Aviation Week & Space Technology

Podcast: Boeing Versus Bombardier

Discuss this Video 15

on Sep 18, 2017

Very well presented and it seems an obvious case of the kettle calling the pot black! Both sides receive government support in one form or the other that is difficult to quantify and compare. The crux of the matter is about the availability of capital for developing a new aircraft, the cost of capital, the technology base available for developing a new line of aircraft and the pre-existing sunk investment in such technology. Its also about how one defines 'new'. Cost of capital, in turn, depends on the macro economics of a country and who in the world can be an arbiter of the national economics of different countries? Who can be a world arbiter on national inflation rates of individual countries or the exchange rates of different countries that are significant determinants of the cost of capital? Can anyone argue that the inflation rates in the US are absolutely right and that the US dollar is priced absolutely right? If we use Purchasing Power Parity exchange rates instead of the US dollar, what would the aviation world look like and how competitive would Boeing products be?

on Sep 18, 2017

Very well presented and it seems an obvious case of the kettle calling the pot black! Both sides receive government support in one form or the other that is difficult to quantify and compare. The crux of the matter is about the availability of capital for developing a new aircraft, the cost of capital, the technology base available for developing a new line of aircraft and the pre-existing sunk investment in such technology. Its also about how one defines 'new'. Cost of capital, in turn, depends on the macro economics of a country and who in the world can be an arbiter of the national economics of different countries? Who can be a world arbiter on national inflation rates of individual countries or the exchange rates of different countries that are significant determinants of the cost of capital? Can anyone argue that the inflation rates in the US are absolutely right and that the US dollar is priced absolutely right? If we use Purchasing Power Parity exchange rates instead of the US dollar, what would the aviation world look like and how competitive would Boeing products be?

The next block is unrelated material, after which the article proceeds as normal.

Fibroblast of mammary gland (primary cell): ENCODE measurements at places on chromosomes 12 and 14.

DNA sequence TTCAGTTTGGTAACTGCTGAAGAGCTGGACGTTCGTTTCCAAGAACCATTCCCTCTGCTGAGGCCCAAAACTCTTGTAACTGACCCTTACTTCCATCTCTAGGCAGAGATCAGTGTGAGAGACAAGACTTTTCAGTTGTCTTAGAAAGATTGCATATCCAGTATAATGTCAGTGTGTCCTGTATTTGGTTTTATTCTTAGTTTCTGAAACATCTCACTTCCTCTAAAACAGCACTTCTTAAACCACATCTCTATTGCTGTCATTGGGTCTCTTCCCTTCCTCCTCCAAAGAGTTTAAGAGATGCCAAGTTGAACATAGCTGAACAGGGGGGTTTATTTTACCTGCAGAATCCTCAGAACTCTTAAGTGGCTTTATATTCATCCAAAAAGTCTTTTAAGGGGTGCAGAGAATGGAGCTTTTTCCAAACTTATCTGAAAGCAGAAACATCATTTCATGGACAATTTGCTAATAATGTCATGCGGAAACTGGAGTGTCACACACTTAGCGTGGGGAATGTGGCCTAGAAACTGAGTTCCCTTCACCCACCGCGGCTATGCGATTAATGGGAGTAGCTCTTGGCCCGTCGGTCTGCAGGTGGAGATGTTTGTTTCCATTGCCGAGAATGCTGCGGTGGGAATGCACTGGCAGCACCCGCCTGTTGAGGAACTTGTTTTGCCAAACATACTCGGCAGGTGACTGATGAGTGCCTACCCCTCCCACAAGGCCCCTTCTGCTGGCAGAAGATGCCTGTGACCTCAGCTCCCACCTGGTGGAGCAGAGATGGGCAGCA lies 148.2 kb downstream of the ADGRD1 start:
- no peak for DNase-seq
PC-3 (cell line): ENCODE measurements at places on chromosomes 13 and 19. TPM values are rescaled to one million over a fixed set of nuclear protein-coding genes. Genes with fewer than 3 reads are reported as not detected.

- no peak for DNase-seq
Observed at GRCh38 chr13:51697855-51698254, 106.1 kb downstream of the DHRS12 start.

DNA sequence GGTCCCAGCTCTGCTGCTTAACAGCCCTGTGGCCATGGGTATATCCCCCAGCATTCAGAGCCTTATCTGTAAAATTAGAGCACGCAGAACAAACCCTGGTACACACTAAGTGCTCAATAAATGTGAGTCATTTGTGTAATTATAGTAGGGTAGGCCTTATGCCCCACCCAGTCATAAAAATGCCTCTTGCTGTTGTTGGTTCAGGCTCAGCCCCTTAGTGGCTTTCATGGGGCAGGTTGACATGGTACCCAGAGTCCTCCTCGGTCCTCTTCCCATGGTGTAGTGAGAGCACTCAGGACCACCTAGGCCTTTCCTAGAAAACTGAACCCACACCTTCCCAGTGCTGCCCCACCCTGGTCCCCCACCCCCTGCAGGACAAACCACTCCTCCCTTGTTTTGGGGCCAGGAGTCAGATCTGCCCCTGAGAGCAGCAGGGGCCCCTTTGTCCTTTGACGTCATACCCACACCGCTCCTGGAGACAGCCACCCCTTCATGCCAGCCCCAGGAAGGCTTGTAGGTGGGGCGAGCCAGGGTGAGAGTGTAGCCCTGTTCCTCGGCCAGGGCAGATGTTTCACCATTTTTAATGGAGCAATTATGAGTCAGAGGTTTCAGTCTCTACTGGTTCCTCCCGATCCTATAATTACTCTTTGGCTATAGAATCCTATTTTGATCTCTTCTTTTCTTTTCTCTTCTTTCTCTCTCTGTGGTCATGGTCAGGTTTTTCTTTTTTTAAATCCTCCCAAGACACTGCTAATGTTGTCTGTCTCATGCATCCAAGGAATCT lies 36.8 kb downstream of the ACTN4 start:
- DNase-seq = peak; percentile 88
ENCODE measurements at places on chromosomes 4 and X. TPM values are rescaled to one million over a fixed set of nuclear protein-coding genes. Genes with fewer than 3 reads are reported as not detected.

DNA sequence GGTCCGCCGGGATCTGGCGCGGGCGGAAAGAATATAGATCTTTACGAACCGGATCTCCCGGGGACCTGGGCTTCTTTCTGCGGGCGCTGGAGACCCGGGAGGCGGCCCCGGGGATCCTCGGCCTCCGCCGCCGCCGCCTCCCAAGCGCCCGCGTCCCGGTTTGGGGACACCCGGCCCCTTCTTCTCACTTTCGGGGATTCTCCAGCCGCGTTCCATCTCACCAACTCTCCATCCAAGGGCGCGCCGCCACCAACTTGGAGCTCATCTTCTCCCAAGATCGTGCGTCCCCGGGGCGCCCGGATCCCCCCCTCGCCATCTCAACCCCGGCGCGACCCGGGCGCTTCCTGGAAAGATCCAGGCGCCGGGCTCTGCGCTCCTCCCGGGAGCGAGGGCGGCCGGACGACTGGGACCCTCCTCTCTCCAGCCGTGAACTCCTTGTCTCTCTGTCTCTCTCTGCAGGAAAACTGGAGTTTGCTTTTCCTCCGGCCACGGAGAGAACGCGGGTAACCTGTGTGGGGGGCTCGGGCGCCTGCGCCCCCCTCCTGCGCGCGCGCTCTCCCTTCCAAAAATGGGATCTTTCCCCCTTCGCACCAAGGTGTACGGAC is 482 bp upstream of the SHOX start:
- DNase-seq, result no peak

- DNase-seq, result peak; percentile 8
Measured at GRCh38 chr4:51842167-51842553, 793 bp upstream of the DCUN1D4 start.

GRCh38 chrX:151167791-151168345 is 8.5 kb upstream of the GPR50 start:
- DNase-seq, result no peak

on Sep 18, 2017

It is, certainly, a complicated story, and precedes the Bombardier/Delta deal.